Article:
Launching Mormonism in the South Pacific: The Voyage of the Timoleon
Mormon Studies, South Pacific, Timoleon, missionary work
The Timoleon is an excellent seaboat, but not a fast sailor; she makes sure passages, but not quick ones,” wrote Addison Pratt, a Mormon missionary who spent nearly seven months aboard this whaling vessel, which launched Latter-day Saint missionary work in the Pacific.1 Addison, the fourth of twelve children, was born in Winchester, New Hampshire, and commenced a career as a whale man at the age of twenty (1822). His sea journeys, including a six-month stay on the Sandwich Islands (Hawaiian Islands), left an insatiable desire to return to Hawaii. In 1838, Addison Pratt joined The Church of Jesus Christ of Latter-day Saints. Three years later, and the same year that the Charles W. Morgan embarked from New Bedford on her maiden voyage, Pratt, with his wife, Louisa, and their four daughters, migrated with other Saints to Nauvoo, Illinois. Here, nestled on the banks of the Mississippi, the Pratt family began a new chapter of their life in what was then the designated gathering place for the Church.2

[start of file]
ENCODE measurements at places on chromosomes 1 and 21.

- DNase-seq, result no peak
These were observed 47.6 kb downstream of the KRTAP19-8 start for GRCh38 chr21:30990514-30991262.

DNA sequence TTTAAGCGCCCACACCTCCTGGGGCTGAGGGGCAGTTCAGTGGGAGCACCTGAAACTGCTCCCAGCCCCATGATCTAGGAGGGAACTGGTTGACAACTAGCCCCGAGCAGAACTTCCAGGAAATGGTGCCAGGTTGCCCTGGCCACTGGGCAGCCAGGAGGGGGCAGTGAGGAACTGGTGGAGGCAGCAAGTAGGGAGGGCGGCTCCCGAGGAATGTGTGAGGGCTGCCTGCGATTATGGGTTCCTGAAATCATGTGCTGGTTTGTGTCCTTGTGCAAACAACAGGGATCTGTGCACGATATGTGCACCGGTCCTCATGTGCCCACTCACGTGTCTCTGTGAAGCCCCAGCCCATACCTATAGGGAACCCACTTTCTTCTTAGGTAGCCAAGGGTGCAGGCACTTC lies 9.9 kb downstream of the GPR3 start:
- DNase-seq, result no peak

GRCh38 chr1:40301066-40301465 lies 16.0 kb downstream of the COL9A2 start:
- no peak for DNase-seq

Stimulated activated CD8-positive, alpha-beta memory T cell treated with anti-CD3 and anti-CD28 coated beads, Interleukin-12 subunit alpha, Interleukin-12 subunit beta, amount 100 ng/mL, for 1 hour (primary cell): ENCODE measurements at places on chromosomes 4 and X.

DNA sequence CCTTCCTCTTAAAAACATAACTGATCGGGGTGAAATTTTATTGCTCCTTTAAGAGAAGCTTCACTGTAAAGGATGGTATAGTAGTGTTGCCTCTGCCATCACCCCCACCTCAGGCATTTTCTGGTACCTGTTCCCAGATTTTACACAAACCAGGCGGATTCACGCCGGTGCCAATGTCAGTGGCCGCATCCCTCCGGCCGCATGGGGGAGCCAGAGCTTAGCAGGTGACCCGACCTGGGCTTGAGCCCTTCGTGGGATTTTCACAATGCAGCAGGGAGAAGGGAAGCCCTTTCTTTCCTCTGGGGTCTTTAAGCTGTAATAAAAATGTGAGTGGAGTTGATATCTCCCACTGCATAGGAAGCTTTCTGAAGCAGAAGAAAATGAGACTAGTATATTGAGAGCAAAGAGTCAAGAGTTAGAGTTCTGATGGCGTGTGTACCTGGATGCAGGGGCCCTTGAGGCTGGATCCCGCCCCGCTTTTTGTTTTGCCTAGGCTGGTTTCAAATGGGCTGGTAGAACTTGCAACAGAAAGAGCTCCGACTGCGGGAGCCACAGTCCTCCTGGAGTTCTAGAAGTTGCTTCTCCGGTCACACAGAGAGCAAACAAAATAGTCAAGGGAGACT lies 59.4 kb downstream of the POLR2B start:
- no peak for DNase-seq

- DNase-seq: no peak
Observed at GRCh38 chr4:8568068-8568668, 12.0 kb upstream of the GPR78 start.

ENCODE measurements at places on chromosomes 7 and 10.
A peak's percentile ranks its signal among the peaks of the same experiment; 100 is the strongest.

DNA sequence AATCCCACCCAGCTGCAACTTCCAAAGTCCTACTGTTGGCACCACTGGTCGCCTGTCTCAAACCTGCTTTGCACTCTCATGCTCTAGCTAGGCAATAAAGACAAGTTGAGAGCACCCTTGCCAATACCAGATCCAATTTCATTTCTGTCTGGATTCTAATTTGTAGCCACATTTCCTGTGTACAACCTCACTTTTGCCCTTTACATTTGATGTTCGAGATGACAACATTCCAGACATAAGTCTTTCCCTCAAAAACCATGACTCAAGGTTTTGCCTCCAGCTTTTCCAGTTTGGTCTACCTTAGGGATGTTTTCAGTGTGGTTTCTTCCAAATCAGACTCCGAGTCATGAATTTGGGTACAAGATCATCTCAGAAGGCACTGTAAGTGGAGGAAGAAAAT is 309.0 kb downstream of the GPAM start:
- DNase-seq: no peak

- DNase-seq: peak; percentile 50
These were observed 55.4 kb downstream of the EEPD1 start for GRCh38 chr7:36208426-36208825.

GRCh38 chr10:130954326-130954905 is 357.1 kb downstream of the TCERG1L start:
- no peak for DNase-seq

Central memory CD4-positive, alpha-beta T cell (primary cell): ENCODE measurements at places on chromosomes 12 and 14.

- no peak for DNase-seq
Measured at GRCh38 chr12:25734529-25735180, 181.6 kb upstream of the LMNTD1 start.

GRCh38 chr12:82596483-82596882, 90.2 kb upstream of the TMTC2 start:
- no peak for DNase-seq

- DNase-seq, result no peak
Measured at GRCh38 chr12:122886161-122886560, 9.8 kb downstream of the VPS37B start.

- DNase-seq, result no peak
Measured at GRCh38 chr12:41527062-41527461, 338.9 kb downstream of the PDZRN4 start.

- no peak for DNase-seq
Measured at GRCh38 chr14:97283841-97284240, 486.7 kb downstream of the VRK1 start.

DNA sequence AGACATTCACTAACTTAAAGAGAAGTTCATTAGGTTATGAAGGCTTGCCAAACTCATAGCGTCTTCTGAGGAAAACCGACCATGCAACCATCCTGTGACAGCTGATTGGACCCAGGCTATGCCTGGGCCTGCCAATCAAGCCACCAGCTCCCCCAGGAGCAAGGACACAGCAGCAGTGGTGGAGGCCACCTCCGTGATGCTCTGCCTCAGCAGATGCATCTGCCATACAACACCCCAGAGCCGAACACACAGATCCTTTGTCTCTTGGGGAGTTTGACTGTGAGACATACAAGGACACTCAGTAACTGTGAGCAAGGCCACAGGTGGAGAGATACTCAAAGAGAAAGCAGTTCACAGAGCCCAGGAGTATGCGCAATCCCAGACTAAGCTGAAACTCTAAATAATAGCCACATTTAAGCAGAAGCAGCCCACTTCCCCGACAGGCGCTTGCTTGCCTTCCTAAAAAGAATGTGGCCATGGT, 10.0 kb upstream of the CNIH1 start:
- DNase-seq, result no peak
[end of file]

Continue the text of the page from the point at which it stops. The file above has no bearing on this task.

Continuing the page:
Original Publication Citation
Fred E. Woods, “Launching Mormonism in the South Pacific: The Voyage of the Timoleon,” chapter in Reid L. Neilson and Fred E. Woods, eds. Go Ye Into All the World: The Growth and Development of Missionary Work (Provo, UT: Religious Studies Center, BYU/ Deseret Book, 2012), 191-216.
BYU ScholarsArchive Citation
Woods, Fred, "Launching Mormonism in the South Pacific: The Voyage of the Timoleon" (2012). Faculty Publications. 5622.
Church History and Doctrine
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